Walden by Henry David ThoreauWalden by Henry David Thoreau


byHenry David ThoreauEditorStephen Allen Fender

Paperback | December 13, 2008


`The mass of men lead lives of quiet desperation' In 1845 Henry David Thoreau left his home town of Concord, Massachusetts to begin a new life alone, in a rough hut he built himself a mile and a half away on the north-west shore of Walden Pond. Walden is Thoreau's classic autobiographical account of this experiment in solitary living, his refusalto play by the rules of hard work and the accumulation of wealth and above all the freedom it gave him to adapt his living to the natural world around him. This new edition of Walden traces the sources of Thoreau's reading and thinking and considers the author in the context of his birthplace and his sense of its history - social, economic and natural. In addition, an ecological appendix provides modern identifications of the myriad plants andanimals to which Thoreau gave increasingly close attention as he became acclimatized to his life in the woods by Walden Pond.
Stephen Allen Fender is Professor of American Studies and Director of the Graduate Research Centre in the Humanities, School of English and American Studies at the University of Sussex. His books include Plotting the Golden West: American Literature and the Rhetoric of the California Trail and Sea Changes: British Emigration and Ameri...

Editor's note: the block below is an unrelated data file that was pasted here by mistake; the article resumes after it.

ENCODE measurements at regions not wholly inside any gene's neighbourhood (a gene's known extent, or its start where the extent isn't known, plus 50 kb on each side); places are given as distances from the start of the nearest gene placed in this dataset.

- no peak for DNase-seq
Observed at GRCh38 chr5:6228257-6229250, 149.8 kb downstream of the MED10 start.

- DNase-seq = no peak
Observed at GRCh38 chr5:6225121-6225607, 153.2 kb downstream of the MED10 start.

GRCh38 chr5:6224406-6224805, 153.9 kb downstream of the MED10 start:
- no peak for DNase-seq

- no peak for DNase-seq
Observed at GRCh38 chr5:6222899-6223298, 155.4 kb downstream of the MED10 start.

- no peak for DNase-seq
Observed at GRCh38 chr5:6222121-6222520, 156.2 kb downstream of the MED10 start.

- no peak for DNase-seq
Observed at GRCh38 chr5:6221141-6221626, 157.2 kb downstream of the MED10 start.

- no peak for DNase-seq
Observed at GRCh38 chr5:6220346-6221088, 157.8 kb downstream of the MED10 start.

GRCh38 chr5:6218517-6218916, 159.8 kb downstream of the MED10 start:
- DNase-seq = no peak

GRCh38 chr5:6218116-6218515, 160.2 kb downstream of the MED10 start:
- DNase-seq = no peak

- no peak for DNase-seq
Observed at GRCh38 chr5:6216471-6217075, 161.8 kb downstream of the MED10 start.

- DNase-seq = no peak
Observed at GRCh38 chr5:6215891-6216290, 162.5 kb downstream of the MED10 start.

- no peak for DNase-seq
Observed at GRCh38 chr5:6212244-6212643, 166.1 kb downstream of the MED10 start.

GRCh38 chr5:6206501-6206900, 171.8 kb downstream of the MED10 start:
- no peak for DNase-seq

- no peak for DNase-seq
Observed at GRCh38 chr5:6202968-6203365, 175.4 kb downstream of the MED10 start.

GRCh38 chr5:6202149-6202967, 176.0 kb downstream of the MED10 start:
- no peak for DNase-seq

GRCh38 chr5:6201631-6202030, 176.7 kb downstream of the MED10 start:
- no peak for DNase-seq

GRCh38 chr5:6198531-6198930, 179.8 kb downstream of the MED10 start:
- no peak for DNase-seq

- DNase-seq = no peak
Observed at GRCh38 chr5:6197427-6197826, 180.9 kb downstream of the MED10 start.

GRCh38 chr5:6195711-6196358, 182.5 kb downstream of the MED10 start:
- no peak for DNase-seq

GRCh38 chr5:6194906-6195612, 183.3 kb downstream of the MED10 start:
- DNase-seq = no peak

Title:WaldenFormat:PaperbackDimensions:448 pages, 7.72 × 5.08 × 0.79 inPublished:December 13, 2008Publisher:Oxford University PressLanguage:English

The following ISBNs are associated with this title:

ISBN - 10:0199538069

ISBN - 13:9780199538065

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Rated 5 out of 5 by from A Spiritual Classic Walden is the book I read at the beginning of every summer. I have been doing that since I first read it at the tender age of nineteen, having thus read it thirteen times. It is a marvelous piece of work, falling somewhere between personal journal, and philosophical treatise, sprinkled with a healthy dose of spirituality. It is not an easy read, but once the reader gets into the rhythm of the prose, s/he should find it comfortable enough to keep going. It is not an effortless book, but it is one that will grow with each subsequent read. It is full of little bits of advice on how to live a meaningful life that is not tied to wealth and material things, and one that is full of spiritual meaning. However, it is not preachy and does not attack social problems from a Judeo-Christian point of view, but rather applies a universally applicable set of morality to a healthy life. I cannot recommend this book enough.
Date published: 2008-01-19